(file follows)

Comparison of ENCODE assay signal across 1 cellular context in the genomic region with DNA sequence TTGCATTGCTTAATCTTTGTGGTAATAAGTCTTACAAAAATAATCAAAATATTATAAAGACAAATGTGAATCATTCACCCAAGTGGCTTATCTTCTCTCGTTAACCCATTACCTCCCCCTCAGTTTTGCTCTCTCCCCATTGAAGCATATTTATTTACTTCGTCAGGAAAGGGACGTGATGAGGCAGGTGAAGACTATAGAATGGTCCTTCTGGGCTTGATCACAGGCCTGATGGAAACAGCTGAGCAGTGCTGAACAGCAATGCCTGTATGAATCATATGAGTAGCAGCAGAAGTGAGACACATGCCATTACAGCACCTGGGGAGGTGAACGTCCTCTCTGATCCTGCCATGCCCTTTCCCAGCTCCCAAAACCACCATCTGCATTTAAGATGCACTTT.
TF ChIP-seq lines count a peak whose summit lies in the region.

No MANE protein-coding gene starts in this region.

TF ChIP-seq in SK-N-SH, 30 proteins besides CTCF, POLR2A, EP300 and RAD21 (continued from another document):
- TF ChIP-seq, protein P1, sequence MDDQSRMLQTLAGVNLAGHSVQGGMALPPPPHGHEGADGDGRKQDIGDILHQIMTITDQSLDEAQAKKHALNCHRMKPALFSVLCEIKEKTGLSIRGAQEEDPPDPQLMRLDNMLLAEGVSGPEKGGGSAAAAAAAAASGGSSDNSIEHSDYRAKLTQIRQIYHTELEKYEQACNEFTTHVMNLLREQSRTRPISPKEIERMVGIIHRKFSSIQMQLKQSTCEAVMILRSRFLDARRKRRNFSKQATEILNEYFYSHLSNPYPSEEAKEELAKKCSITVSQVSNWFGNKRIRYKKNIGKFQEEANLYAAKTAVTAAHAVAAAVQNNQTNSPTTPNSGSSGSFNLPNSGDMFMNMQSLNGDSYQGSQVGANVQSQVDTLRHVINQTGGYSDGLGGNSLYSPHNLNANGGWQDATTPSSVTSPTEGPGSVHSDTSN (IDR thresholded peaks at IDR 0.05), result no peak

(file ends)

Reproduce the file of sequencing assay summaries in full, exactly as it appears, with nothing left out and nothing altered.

Comparison of ENCODE assay signal across 1 cellular context in the genomic region with DNA sequence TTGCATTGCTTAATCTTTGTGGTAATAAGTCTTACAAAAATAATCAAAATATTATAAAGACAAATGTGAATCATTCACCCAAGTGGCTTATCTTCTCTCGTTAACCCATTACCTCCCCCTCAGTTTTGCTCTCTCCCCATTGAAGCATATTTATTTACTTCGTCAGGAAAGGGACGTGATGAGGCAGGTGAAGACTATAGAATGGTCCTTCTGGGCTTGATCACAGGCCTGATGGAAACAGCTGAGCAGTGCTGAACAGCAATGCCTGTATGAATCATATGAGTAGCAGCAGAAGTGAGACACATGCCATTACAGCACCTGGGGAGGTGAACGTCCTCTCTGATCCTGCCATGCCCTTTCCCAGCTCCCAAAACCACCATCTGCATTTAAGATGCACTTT.
TF ChIP-seq lines count a peak whose summit lies in the region.

No MANE protein-coding gene starts in this region.

TF ChIP-seq in SK-N-SH, 30 proteins besides CTCF, POLR2A, EP300 and RAD21 (continued from another document):
- TF ChIP-seq, protein P1, sequence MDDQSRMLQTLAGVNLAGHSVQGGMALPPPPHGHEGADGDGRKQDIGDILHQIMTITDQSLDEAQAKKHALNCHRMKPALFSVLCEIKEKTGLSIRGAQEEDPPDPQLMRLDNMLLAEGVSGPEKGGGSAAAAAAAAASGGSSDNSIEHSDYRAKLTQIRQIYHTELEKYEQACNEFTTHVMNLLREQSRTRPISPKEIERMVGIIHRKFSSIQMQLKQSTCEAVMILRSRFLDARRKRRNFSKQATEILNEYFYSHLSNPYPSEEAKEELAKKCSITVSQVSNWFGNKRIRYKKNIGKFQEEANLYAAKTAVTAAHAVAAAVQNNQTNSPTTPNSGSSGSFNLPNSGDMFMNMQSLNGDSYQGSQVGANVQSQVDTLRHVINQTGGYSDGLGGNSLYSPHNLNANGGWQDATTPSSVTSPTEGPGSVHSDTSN (IDR thresholded peaks at IDR 0.05), result no peak